CSHP ISSUE ALERT – Proposed Amendments to Canada’s Food and Drug Regulations to Require the Reporting of Serious Adverse Drug Reactions by Hospitals (RSVP by August 22, 2018)

By: Amanda Iannaccio

Further to the publication in Canada Gazette, Part I, on June 16, 2018, of the proposed regulations to amend the Food and Drug Regulations to require hospitals to report serious adverse drug reactions (ADRs) (http://www.gazette.gc.ca/rp-pr/p1/2018/2018-06-16/html/reg5-eng.html), the Canadian Society of Hospital Pharmacists (CSHP) urges all of its members to provide comments on the proposed regulations and the accompanying Regulatory Impact Analysis Statement. Under the proposed regulations, all hospitals will be required to report all serious ADRs to Health Canada in writing, within 30 days of when the incident was first documented within the hospital. This regulatory proposal supports authorities gained through the Protecting Canadians from Unsafe Drugs Act (Vanessa’s Law, http://www.laws-lois.justice.gc.ca/eng/AnnualStatutes/2014_24/FullText.html), in order to improve the quality and increase the quantity of serious ADR reports provided to Health Canada.

As you know, Health Canada has no jurisdiction over health care delivery, solely over health products.  Therefore the proposed regulatory changes pertain to the reporting of serious adverse drug reactions (i.e., drug toxicity), not to the reporting of serious adverse events (i.e., patient safety incidents, near misses and hazards = medication errors). According to the Food and Drug Regulations, a serious adverse drug reaction means a noxious and unintended response to a drug that occurs at any dose and that requires in-patient hospitalization or prolongation of existing hospitalization, causes congenital malformation, results in persistent or significant disability or incapacity, is life-threatening or results in death.

In developing the proposed regulations, Health Canada has sought input since early 2015 from health care institutions, health care professionals, advocacy groups, provinces and territories, other stakeholders, and the public on the issue of mandatory reporting by health care institutions. CSHP provided feedback at each step of the way (https://www.cshp.ca/adverse-drug-reactions).

In June 2017, Health Canada published a consultation paper to inform the design of the regulations. The following table compares the 2017 and 2018 proposals:

 

2017 Consultation Paper

2018 Proposed Regulations

Applicable health care institutions

Hospitals that provide acute care services

All hospitals regulated through provincial or territorial legislation, as well as to those operated by the federal government and that provide health services to persons who are in-patients

Types of reportable serious ADRs

Serious, unexpected ADRs Example: bone marrow suppression induced by antineoplastic agents would not be reportable

All documented serious ADRs Example: bone marrow suppression induced by antineoplastic agents would be reportable

Applicable therapeutic products

  • Pharmaceuticals (prescription and non-prescription)
  • Biologic drugs (that are not vaccines)
  • Radiopharmaceuticals
  • Disinfectants
  • Pharmaceuticals (prescription and non-prescription)
  • Biologic drugs (that are not vaccines)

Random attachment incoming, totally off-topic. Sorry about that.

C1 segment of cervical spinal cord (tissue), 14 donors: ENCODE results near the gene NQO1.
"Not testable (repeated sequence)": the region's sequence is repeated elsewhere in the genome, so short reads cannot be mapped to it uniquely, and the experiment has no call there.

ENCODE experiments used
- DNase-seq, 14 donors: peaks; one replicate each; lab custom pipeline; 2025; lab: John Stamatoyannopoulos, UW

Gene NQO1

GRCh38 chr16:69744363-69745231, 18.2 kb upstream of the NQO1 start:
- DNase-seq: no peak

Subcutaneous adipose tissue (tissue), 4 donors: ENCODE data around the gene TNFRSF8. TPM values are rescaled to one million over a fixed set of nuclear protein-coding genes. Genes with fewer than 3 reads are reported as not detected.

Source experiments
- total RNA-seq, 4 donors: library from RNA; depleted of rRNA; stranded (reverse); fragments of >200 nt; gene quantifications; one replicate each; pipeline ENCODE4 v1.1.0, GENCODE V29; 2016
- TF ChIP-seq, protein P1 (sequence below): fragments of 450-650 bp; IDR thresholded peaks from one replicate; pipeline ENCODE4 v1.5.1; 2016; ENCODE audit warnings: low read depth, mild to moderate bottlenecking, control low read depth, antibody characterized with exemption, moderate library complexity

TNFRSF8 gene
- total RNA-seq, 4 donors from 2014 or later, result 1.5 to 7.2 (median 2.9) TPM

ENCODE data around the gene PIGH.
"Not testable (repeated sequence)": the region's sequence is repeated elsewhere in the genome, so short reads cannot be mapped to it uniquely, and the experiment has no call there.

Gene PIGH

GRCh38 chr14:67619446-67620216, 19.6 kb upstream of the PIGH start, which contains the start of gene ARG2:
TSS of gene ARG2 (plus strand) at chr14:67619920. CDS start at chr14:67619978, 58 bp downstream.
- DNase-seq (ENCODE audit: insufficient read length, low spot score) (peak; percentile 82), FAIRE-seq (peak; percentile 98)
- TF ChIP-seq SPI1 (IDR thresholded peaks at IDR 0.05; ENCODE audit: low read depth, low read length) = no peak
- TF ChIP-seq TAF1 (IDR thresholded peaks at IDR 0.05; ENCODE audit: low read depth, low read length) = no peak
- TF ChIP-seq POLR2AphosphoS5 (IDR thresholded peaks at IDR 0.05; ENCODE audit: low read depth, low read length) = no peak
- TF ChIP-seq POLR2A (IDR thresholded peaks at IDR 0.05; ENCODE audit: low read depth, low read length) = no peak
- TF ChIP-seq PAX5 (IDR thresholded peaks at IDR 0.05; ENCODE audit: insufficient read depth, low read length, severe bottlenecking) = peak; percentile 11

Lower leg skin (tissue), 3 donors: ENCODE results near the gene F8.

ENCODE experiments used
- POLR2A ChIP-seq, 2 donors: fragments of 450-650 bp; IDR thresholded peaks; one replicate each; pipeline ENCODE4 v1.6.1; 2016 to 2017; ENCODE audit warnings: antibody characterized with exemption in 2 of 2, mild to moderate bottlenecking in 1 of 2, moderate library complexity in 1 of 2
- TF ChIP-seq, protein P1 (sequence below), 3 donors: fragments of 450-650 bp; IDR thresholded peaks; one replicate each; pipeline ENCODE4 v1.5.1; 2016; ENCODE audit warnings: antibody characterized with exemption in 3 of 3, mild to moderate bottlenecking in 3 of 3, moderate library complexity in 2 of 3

• Radiopharmaceuticals
  • Disinfectants

Required information

  • Minimum amount of required information:
    • name of the health care institution and the contact information of a representative of that institution
    • name or DIN of the drug that is suspected of causing the reaction
    • age and gender of patient
    • description of the serious unexpected ADR
  • Additional information required to be submitted, if information known:
    • therapy and reaction dates (dates the drug was started and stopped; and dates the ADR occurred and was resolved)
    • relevant tests/lab data
    • relevant medical history (concomitant disease states)
    • concomitant health products
    • patient outcome
  • Minimum amount of required information:
    • name of the hospital and contact information of a representative of that hospital
    • drug’s brand name, proper name or common name;
    • in the case of a drug imported under Division 10 of the Regulations (Access to Drugs in Exceptional Circumstances), the identifying code or number of the drug, if any is assigned in the country in which the drug was authorized for sale
    • DIN for the drug, if applicable
    • patient’s age and sex
    • description of the serious ADR
  • Additional information required to be submitted If in a hospital’s control:
    • date on which the patient first used the drug and, if applicable, date on which the patient stopped using the drug
    • date on which the serious ADR first occurred and, if applicable, date on which the patient’s health was restored to its state prior to the reaction
    • any medical condition of the patient that directly relates to the serious ADR
    • any concomitant therapeutic products used by the patient
    • result of the serious ADR on the patient’s health

Timeline for reporting

Within 30 days of first documentation of the reaction

Within 30 days after the day on which the serious ADR is first documented within the hospital

PLEASE PROVIDE YOUR COMMENTS ON THE PROPOSED REGULATIONS AND THE ACCOMPANYING REGULATORY IMPACT ANALYSIS STATEMENT BY WEDNESDAY, AUGUST 22, 2018 TO BOTH:

  1. Bruno Rodrigue, Office of Legislative and Regulatory Modernization, Policy, Planning and International Affairs Directorate, Health Products and Food Branch, Department of Health,  at email LRM_MLR_consultations@hc-sc.gc.ca, citing the Canada Gazette, Part I, Volume 152, Number 24, June 16, 2018
    • The more feedback, the better!
  2. Cathy Lyder, Director, Members & Programs, CSHP at email clyder@cshp.pharmacy
    • Your perspective will strengthen CSHP’s collective response to Health Canada.